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Dentaljuce Shorts: 500 words, 10 MCQs, on general medicine and surgery.

Laryngitis

Laryngitis is an inflammation of the larynx (voice box), typically presenting with a hoarse voice, fever, and pain. The condition is classified as acute if it lasts less than three weeks and chronic if it persists longer. It can arise from viral or bacterial infections, trauma, allergies, acid reflux, and other conditions.

Endoscopic image of an inflamed larynx caused by acid reflux
Endoscopic image of an inflamed larynx caused by acid reflux

Signs and Symptoms

The primary symptom of laryngitis is a hoarse voice. Other symptoms may include a dry or sore throat, cough, frequent throat clearing, increased saliva production, dysphagia (difficulty swallowing), a sensation of swelling in the larynx, globus pharyngeus (feeling like there is a lump in the throat), cold or flu-like symptoms, swollen lymph nodes, fever, general muscle pain (myalgia), and shortness of breath, especially in children. Changes in voice quality can also occur, such as a lower or higher pitch, breathiness, quieter volume, and reduced range.

Causes

Laryngitis
Laryngitis

Laryngitis can be caused by infectious agents like viruses, bacteria, and fungi, as well as noninfectious factors such as trauma, allergies, and acid reflux. Acute laryngitis is often linked to viral infections like rhinovirus, influenza, and adenovirus. Bacterial causes include group A streptococcus and Streptococcus pneumoniae, among others. Fungal laryngitis, though less commonly diagnosed, can be caused by Histoplasma, Blastomyces, Candida, and other fungi. Trauma from excessive vocal use or medical procedures can also lead to acute laryngitis.

Chronic laryngitis may result from ongoing irritants such as smoking, acid reflux, and autoimmune disorders like rheumatoid arthritis and sarcoidosis. Allergies and reflux are significant contributors, with gastro-oesophageal reflux potentially causing irritation and inflammation of the vocal folds.

Diagnosis

Diagnosis involves a combination of patient history, symptom presentation, and visual examination through laryngoscopy or stroboscopy. Acute viral laryngitis is marked by hoarseness and upper respiratory symptoms lasting less than four weeks. Fungal laryngitis may require a biopsy and culture for confirmation. Laryngoscopy may reveal erythema, oedema, dilated blood vessels, and other tissue changes. Certain signs necessitate early referral, including difficulty swallowing, vocal stridor, ear pain, weight loss, smoking history, recent radiotherapy, and professional voice use.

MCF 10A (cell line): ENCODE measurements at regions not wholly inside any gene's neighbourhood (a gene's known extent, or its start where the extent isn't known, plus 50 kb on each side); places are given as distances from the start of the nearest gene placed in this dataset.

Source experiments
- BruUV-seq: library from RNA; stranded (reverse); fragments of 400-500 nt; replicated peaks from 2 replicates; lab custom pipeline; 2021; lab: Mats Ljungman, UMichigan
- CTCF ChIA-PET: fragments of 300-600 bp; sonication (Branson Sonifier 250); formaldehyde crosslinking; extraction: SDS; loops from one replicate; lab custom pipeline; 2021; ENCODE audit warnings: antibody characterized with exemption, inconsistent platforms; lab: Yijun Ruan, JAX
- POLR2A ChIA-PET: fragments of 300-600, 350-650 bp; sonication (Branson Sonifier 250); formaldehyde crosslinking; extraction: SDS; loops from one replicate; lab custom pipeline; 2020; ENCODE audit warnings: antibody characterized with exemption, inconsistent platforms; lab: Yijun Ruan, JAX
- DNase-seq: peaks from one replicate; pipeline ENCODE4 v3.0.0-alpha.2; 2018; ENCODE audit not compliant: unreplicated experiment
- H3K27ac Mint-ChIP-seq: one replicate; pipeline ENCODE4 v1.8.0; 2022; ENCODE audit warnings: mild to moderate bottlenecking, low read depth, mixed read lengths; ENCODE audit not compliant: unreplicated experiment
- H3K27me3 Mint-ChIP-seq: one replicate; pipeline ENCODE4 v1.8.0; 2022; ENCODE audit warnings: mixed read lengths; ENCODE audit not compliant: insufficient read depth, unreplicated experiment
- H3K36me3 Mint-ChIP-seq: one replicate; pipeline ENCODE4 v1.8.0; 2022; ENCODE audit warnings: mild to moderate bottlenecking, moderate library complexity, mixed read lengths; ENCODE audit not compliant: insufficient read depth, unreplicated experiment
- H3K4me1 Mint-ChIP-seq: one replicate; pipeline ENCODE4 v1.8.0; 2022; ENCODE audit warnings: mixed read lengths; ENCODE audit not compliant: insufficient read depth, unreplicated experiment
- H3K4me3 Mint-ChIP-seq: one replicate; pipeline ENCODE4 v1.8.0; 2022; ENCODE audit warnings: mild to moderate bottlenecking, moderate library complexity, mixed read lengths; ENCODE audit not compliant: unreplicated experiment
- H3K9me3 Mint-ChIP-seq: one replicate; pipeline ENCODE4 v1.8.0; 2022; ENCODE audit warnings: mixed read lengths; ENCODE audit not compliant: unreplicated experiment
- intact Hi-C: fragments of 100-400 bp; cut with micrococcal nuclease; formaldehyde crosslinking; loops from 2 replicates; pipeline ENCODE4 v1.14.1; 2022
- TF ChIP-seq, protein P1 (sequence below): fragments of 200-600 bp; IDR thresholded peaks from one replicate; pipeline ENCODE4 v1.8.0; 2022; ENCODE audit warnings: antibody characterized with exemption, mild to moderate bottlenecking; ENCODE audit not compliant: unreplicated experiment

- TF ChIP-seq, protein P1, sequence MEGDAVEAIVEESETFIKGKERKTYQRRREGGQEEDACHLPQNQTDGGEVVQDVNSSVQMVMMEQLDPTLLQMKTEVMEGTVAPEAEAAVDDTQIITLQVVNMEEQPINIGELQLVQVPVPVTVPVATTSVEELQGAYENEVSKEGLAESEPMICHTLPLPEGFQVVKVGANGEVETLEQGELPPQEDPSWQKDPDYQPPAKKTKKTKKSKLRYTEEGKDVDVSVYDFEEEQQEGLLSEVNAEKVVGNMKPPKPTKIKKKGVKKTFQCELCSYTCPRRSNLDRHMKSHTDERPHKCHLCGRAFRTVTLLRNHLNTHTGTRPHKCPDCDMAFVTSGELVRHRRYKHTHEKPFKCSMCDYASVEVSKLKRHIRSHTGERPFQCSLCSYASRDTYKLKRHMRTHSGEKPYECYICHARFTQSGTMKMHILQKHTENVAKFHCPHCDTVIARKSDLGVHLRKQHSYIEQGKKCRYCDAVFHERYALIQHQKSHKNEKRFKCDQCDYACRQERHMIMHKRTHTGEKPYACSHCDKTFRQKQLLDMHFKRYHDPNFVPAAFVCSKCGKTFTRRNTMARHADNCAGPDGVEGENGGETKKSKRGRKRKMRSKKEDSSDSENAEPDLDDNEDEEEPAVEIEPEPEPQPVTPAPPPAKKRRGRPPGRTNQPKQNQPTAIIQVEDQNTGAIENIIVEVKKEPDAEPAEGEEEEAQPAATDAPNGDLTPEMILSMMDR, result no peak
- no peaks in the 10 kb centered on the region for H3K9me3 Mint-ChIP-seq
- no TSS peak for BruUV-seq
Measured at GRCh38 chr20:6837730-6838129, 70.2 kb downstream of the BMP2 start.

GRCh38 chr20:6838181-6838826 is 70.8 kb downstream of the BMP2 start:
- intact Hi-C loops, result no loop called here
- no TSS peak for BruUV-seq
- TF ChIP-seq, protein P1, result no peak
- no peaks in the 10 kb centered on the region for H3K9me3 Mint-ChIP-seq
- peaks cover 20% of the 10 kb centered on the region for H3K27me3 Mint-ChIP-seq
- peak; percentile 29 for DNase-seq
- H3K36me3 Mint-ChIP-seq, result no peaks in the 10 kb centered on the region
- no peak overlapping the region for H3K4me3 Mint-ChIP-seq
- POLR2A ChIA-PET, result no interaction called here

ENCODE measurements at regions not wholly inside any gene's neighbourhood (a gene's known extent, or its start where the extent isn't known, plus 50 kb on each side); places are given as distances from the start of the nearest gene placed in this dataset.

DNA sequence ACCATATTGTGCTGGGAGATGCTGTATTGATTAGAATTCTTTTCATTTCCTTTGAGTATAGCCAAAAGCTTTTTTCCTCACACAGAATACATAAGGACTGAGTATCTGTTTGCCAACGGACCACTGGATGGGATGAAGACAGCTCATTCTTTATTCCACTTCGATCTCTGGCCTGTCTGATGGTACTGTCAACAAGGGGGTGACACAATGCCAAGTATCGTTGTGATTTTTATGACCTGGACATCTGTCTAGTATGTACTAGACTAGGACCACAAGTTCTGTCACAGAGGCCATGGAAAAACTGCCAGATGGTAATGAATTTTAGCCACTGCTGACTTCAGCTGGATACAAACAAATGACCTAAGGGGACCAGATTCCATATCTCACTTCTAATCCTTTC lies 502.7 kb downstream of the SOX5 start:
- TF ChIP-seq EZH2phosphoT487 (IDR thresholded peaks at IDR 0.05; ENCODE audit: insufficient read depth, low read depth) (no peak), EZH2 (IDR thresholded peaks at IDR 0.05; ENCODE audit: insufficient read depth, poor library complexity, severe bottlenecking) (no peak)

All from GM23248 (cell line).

Treatment

Treatment varies based on the type and severity of laryngitis. General measures include behaviour modification, hydration, and humidification. Vocal hygiene is very important and involves resting the voice, drinking water, reducing caffeine and alcohol intake, quitting smoking, and limiting throat clearing.

For acute laryngitis, viral cases are managed with vocal rest, pain relief, and mucolytics. Antibiotics are generally not used for viral infections but may be prescribed for bacterial laryngitis, although their effectiveness is debated. Severe bacterial infections may require urgent intervention with humidification, corticosteroids, intravenous antibiotics, and nebulised adrenaline. Fungal laryngitis is treated with oral antifungal medications.

Chronic laryngitis treatment depends on the underlying cause. Reflux laryngitis is managed with behavioural changes, anti-reflux medications, and sometimes surgery. Allergic laryngitis may be treated with nasal steroids, immunotherapy, and antihistamines. Autoimmune-related laryngitis, such as mucous membrane pemphigoid, is managed with medications like cyclophosphamide and prednisolone. Sarcoidosis may require systemic corticosteroids or other treatments.

Prognosis

Acute laryngitis typically resolves within two weeks with appropriate treatment. Chronic laryngitis requires further investigation if symptoms persist beyond three weeks, with prognosis varying based on the underlying cause.


Self-assessment MCQs (single best answer)

What is the primary symptom of laryngitis?



Which of the following is NOT a common cause of acute laryngitis?



What type of laryngitis is characterised by symptoms lasting more than three weeks?



Which of the following is a common fungal cause of laryngitis?



Which of the following is NOT a recommended general measure for treating laryngitis?



What is the most common cause of acute laryngitis?



Chronic laryngitis caused by acid reflux would typically be managed with:



Which diagnostic tool is commonly used to visually examine the larynx for laryngitis?



Which of the following symptoms would necessitate an early referral in a patient with laryngitis?



For viral laryngitis, which treatment is generally NOT recommended?



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